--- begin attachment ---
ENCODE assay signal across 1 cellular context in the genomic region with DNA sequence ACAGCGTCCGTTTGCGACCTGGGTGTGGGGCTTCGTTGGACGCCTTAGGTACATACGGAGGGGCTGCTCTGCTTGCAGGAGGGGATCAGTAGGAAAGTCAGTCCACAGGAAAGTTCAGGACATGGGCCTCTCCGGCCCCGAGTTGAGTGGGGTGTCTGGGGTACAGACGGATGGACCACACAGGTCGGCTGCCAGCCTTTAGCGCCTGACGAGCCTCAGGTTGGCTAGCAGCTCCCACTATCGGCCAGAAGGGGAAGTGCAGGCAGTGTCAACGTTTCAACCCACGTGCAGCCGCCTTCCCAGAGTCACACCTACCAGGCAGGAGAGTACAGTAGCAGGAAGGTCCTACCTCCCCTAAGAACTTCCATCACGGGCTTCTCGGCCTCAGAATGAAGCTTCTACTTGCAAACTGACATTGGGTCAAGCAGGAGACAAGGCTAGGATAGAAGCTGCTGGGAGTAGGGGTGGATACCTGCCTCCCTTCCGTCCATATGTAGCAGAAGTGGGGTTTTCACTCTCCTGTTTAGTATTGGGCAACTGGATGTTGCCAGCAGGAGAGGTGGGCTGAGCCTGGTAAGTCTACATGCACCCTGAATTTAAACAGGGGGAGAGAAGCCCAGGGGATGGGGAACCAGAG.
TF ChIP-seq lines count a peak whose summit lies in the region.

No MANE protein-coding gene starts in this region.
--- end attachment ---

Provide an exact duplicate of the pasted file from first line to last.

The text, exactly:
ENCODE assay signal across 1 cellular context in the genomic region with DNA sequence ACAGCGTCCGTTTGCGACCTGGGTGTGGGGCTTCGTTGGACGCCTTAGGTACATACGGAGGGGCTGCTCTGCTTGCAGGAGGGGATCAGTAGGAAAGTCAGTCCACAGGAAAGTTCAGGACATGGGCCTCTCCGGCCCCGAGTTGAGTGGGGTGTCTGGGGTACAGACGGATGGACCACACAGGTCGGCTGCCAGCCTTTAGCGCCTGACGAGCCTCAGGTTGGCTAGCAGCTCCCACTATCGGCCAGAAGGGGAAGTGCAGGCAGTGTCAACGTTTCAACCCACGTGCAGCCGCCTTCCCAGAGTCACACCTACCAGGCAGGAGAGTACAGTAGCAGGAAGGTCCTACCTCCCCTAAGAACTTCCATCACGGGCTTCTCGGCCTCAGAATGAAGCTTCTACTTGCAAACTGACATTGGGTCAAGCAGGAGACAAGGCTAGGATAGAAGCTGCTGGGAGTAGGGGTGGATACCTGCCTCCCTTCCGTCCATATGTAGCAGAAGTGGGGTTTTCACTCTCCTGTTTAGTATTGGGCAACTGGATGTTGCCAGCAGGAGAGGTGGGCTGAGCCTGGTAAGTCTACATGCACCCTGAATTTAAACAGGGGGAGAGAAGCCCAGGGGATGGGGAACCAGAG.
TF ChIP-seq lines count a peak whose summit lies in the region.

No MANE protein-coding gene starts in this region.